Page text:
ak Crawley says his standout innings in Sydney during the last Ashes series in Australia gave him the confidence to take on the world’s best attack this summer – but admits even he did not think he would end up England’s leading run-scorer.
Crawley came into the series under huge scrutiny having flattered to deceive at the top of the order since being backed to open by Ben Stokes and Brendon McCullum at the start of their tenure.
In 26 Tests between his remarkable 267 against Pakistan in 2020 and the start of the Ashes, Crawley averaged just 23. Last summer, he passed fifty only once, in the second innings of the final Test against South Africa at the Oval.
These Ashes, however, marked something of a coming of age for the Kent man, who topped England’s run charts with 480 at an average of 53 and made the series’s highest score with his brutal 189 from just 182 balls at Old Trafford.
“I’d say it was quite unlikely!” Crawley laughed of the idea of being England’s leading batter coming into the series. “I’ve always believed in myself, so I knew I had some good knocks in me. But I’d say it was unlikely.”
Crawley delivered the series’s first standout moment from the very first ball, crunching Australian captain Pat Cummins through cover for four, and then repeated the trick to Mitchell Starc at the start of his final innings at the Oval.
“I was trying to leave a statement,” Crawley said. “The one second innings [at the Oval], for sure, wherever that was, I was going to trying to hit that one.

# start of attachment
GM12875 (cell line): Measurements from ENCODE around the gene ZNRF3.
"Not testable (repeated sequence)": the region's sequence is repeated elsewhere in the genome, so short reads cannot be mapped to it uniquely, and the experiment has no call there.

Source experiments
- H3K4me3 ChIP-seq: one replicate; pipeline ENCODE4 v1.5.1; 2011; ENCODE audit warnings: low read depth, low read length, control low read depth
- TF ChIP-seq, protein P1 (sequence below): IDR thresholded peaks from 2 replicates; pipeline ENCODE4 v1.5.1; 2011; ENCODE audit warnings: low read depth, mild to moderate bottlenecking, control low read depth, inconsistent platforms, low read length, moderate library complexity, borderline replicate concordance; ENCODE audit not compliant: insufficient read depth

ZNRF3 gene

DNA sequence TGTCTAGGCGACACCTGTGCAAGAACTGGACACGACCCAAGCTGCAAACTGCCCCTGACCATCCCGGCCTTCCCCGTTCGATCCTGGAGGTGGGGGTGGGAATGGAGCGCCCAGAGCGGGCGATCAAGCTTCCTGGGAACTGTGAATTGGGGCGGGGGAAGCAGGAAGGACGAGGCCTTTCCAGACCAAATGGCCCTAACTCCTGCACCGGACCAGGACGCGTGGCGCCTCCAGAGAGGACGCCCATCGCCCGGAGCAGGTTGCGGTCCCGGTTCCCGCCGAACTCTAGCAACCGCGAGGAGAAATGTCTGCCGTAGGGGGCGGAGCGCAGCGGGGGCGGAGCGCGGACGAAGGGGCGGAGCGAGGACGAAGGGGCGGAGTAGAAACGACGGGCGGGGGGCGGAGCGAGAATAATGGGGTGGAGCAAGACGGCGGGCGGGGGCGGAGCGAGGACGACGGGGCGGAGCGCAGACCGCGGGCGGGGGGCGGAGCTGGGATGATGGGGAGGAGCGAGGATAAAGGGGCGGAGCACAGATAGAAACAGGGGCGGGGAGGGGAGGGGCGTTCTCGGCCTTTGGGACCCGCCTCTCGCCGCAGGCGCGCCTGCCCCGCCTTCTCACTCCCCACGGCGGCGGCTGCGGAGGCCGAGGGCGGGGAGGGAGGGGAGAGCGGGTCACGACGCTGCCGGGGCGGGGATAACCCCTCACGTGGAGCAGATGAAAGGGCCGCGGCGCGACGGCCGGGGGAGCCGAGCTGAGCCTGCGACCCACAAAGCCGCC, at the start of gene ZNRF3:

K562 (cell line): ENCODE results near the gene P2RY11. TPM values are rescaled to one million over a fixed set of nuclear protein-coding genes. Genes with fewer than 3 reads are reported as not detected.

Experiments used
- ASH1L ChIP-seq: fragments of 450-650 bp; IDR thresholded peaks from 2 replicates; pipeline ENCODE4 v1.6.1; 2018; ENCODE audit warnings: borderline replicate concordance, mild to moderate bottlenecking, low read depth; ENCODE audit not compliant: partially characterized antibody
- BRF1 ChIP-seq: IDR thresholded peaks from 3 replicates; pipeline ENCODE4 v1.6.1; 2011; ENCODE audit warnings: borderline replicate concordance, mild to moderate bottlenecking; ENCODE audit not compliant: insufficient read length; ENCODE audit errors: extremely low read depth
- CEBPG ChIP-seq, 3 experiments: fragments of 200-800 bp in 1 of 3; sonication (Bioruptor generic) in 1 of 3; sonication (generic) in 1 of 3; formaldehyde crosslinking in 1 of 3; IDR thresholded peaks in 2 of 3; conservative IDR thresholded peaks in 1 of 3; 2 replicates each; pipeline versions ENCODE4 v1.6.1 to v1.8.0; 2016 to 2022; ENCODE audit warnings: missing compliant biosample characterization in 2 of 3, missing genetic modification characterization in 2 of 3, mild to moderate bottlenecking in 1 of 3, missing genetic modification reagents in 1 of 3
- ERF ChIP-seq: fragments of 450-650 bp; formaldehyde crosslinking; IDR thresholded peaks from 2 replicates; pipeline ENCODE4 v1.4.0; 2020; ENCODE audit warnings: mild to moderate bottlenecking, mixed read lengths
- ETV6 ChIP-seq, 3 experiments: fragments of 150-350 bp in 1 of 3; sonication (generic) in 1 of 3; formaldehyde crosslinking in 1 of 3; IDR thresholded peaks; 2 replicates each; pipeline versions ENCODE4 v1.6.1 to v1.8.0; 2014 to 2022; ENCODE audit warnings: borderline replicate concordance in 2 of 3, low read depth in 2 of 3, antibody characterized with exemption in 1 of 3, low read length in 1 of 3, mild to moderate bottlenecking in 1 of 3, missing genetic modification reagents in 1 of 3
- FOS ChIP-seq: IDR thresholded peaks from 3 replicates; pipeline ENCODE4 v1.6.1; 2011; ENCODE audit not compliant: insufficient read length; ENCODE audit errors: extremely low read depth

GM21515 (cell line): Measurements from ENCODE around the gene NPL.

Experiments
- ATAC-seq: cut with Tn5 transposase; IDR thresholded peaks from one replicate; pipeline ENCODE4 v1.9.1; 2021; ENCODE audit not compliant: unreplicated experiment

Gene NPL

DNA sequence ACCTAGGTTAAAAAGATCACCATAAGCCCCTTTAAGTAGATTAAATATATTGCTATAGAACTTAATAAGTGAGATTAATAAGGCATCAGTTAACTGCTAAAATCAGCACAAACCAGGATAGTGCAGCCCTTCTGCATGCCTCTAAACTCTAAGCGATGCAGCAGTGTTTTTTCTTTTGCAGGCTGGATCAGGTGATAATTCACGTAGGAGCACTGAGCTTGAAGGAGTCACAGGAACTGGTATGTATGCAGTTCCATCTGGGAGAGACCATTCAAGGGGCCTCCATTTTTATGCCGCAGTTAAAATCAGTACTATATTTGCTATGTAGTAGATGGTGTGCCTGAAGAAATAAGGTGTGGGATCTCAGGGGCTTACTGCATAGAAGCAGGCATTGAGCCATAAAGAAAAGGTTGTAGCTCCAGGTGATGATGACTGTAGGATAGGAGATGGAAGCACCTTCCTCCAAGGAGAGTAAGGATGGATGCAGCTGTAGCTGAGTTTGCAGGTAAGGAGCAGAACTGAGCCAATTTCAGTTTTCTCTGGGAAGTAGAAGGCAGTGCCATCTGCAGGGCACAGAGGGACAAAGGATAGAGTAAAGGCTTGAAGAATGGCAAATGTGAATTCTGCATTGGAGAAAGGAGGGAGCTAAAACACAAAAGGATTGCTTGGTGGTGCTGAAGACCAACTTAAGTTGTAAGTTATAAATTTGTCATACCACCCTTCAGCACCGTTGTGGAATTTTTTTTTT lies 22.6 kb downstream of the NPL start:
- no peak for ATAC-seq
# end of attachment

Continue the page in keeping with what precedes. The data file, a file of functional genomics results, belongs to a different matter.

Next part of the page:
“I just like to get off to a good start and other times I think it’s not quite there and I’ll get those singles which were on offer. I just want to get off to a good start and put them under pressure.”
While Crawley was a much-maligned figure in English cricket coming into the series, he had already impressed Australian watchers with a commanding 77 off 100 balls in the Fourth Test of the 2021/22 Ashes, one of few highlights during England’s doomed tour.
The 25-year-old showed his potential for taking on the high pace of the likes of Starc and Cummins during that knock and had particular success against Australia’s frontline seamers this summer.
“Before this series, that was the best knock I’ve ever played,” Crawley added. “It gave me a lot of confidence that under the pressure of fast bowling, that could bring out the best in me.
“It gave me confidence and to have a look at their bowlers. I had a bit of an idea how I wanted to play them before this series so that certainly helped as well.
“I feel like I think less against fast bowling, I don’t have time. You just see the ball and react and I think that suits my game a bit more. Hopefully, it stays that way for a while.”
In Crawley and Ben Duckett, England appear to have their most settled opening partnership since Sir Alastair Cook and Sir Andrew Strauss, the duo excelling since being brought together by Duckett’s Test recall ahead of last year’s tour to Pakistan.
A right-hand, left-hand combination and the pair’s contrast in heights and styles have proven a nightmare for bowlers and while Duckett averaged only 36 across the series, the Nottinghamshire batter, like Crawley, was successful in putting Australia’s attack under immediate pressure.
“Baz was always talking, before we even got together, about how much we’ll suit each other,” Crawley added. “We always talk about that and it works really nicely.
“He’s such a good player, puts away the good balls, let alone bad balls so well. You’re always getting on strike with him as well. I love batting with him.”